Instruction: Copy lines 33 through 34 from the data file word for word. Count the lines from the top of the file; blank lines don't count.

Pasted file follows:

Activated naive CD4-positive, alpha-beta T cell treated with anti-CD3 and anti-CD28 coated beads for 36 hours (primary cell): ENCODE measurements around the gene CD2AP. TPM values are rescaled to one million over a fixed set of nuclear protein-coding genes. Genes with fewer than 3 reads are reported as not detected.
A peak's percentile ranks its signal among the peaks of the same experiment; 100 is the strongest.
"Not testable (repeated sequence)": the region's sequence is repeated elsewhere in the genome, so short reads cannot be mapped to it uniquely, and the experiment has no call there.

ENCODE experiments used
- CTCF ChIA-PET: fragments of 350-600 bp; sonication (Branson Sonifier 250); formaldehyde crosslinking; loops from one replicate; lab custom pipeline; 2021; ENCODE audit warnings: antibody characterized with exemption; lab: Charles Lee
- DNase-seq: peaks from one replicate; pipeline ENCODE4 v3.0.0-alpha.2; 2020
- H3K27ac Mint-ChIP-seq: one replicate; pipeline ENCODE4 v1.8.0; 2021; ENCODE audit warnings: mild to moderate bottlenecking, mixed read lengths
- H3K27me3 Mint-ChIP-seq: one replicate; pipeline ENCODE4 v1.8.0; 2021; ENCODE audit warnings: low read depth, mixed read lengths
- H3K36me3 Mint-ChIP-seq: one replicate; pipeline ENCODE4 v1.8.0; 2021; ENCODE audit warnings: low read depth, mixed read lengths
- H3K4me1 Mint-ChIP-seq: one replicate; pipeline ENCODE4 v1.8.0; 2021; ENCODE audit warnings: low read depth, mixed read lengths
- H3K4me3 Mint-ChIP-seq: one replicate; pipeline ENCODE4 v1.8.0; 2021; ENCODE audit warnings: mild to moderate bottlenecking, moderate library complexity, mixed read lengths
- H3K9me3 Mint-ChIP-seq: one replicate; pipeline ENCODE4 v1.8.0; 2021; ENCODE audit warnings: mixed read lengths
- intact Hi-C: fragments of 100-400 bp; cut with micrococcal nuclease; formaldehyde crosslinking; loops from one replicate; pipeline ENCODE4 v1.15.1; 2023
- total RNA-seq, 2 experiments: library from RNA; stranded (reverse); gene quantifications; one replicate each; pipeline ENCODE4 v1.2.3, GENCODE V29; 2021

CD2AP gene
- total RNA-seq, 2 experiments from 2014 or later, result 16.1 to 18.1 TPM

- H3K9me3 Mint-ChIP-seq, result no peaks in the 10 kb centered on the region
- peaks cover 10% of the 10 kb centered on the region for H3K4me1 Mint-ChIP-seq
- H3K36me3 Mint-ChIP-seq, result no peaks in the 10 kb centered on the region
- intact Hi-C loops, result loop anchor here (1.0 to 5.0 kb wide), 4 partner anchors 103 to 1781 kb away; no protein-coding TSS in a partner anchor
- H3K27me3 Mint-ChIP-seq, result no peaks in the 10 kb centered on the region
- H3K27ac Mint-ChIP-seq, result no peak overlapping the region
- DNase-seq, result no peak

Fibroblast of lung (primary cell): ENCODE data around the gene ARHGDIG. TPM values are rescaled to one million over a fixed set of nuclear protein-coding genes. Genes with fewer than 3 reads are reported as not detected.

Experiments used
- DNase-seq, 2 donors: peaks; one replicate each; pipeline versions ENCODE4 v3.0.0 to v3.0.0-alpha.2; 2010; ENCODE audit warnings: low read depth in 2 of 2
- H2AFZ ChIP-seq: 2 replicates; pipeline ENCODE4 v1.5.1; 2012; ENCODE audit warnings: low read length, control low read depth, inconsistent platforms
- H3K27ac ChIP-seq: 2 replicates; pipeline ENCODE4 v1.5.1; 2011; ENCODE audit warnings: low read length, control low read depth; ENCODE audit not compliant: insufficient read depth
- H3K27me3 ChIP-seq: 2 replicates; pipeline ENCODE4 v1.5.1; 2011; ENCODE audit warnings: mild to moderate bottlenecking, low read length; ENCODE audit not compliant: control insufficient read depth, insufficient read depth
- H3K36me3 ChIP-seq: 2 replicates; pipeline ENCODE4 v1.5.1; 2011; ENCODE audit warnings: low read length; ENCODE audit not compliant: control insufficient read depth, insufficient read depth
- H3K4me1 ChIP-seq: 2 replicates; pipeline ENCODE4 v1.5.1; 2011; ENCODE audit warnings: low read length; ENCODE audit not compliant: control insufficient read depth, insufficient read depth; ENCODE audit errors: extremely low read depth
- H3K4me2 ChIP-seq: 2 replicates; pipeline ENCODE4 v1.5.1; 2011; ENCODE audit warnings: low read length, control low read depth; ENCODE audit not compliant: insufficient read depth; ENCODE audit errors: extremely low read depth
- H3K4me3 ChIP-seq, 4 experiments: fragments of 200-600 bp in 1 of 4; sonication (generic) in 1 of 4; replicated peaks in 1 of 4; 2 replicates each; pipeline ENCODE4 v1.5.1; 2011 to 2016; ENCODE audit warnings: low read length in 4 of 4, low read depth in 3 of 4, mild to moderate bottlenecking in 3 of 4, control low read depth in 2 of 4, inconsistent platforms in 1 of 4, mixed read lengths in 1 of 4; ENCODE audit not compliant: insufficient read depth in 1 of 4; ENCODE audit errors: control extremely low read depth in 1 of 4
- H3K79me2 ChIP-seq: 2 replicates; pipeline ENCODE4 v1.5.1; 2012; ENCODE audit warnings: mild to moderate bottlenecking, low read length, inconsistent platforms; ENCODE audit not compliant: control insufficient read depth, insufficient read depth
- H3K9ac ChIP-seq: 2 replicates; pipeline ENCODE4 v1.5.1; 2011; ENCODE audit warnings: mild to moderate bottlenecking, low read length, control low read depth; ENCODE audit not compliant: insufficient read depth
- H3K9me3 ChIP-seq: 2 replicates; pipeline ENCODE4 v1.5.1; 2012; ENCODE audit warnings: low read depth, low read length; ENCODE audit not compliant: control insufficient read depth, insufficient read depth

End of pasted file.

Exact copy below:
- H3K4me3 ChIP-seq, 4 experiments: fragments of 200-600 bp in 1 of 4; sonication (generic) in 1 of 4; replicated peaks in 1 of 4; 2 replicates each; pipeline ENCODE4 v1.5.1; 2011 to 2016; ENCODE audit warnings: low read length in 4 of 4, low read depth in 3 of 4, mild to moderate bottlenecking in 3 of 4, control low read depth in 2 of 4, inconsistent platforms in 1 of 4, mixed read lengths in 1 of 4; ENCODE audit not compliant: insufficient read depth in 1 of 4; ENCODE audit errors: control extremely low read depth in 1 of 4
- H3K79me2 ChIP-seq: 2 replicates; pipeline ENCODE4 v1.5.1; 2012; ENCODE audit warnings: mild to moderate bottlenecking, low read length, inconsistent platforms; ENCODE audit not compliant: control insufficient read depth, insufficient read depth